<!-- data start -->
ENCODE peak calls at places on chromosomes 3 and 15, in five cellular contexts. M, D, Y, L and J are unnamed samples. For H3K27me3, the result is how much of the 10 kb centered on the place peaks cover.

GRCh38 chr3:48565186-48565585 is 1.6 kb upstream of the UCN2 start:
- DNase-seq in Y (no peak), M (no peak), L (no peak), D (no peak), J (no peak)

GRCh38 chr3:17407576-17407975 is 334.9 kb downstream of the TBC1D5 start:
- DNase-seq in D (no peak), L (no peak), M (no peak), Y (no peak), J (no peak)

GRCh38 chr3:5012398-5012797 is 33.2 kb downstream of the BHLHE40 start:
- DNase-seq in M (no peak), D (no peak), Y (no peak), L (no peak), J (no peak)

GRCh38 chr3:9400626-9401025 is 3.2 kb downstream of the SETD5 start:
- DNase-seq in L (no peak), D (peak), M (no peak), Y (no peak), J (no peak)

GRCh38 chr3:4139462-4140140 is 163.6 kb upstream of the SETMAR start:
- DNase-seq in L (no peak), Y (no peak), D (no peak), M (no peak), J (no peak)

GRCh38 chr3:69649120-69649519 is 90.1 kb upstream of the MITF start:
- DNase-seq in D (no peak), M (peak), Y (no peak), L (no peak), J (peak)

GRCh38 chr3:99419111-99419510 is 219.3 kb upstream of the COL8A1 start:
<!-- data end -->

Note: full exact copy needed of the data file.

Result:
ENCODE peak calls at places on chromosomes 3 and 15, in five cellular contexts. M, D, Y, L and J are unnamed samples. For H3K27me3, the result is how much of the 10 kb centered on the place peaks cover.

GRCh38 chr3:48565186-48565585 is 1.6 kb upstream of the UCN2 start:
- DNase-seq in Y (no peak), M (no peak), L (no peak), D (no peak), J (no peak)

GRCh38 chr3:17407576-17407975 is 334.9 kb downstream of the TBC1D5 start:
- DNase-seq in D (no peak), L (no peak), M (no peak), Y (no peak), J (no peak)

GRCh38 chr3:5012398-5012797 is 33.2 kb downstream of the BHLHE40 start:
- DNase-seq in M (no peak), D (no peak), Y (no peak), L (no peak), J (no peak)

GRCh38 chr3:9400626-9401025 is 3.2 kb downstream of the SETD5 start:
- DNase-seq in L (no peak), D (peak), M (no peak), Y (no peak), J (no peak)

GRCh38 chr3:4139462-4140140 is 163.6 kb upstream of the SETMAR start:
- DNase-seq in L (no peak), Y (no peak), D (no peak), M (no peak), J (no peak)

GRCh38 chr3:69649120-69649519 is 90.1 kb upstream of the MITF start:
- DNase-seq in D (no peak), M (peak), Y (no peak), L (no peak), J (peak)

GRCh38 chr3:99419111-99419510 is 219.3 kb upstream of the COL8A1 start: